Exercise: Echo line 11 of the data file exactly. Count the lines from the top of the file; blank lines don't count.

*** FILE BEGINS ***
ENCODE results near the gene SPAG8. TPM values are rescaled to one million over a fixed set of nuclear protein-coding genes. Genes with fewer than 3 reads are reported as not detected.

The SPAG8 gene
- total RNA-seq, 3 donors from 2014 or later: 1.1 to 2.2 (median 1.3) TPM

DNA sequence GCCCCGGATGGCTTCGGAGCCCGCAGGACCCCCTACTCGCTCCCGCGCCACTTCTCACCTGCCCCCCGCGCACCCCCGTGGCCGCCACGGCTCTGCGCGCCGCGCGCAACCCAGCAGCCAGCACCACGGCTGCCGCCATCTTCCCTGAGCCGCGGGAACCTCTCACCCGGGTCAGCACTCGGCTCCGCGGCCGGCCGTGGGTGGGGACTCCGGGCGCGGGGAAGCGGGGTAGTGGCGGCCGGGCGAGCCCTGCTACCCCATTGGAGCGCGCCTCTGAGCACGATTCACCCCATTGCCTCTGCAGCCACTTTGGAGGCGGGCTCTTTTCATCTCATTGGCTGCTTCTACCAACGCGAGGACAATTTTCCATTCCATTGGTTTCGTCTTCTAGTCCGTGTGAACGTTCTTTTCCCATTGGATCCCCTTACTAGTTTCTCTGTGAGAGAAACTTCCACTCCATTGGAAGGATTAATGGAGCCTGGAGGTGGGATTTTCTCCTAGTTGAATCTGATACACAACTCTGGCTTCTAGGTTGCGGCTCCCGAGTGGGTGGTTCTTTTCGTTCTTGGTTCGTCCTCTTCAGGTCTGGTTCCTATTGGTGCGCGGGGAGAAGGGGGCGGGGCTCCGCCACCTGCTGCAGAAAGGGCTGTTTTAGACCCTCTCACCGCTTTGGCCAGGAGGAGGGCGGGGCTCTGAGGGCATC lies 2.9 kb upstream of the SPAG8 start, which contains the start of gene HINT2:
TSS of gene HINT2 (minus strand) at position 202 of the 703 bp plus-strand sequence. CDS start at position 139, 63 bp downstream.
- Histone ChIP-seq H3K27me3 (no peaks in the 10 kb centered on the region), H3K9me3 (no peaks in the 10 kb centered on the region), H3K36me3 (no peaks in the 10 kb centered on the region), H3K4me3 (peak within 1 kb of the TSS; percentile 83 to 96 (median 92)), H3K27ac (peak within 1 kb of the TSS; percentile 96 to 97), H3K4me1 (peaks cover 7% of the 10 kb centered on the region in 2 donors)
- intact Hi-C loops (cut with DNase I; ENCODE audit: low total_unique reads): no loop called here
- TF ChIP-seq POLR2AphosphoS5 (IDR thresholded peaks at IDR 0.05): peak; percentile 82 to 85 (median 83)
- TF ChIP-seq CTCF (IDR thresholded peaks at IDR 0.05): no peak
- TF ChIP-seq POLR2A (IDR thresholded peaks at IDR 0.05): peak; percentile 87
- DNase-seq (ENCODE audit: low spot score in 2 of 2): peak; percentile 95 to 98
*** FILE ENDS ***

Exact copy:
- DNase-seq (ENCODE audit: low spot score in 2 of 2): peak; percentile 95 to 98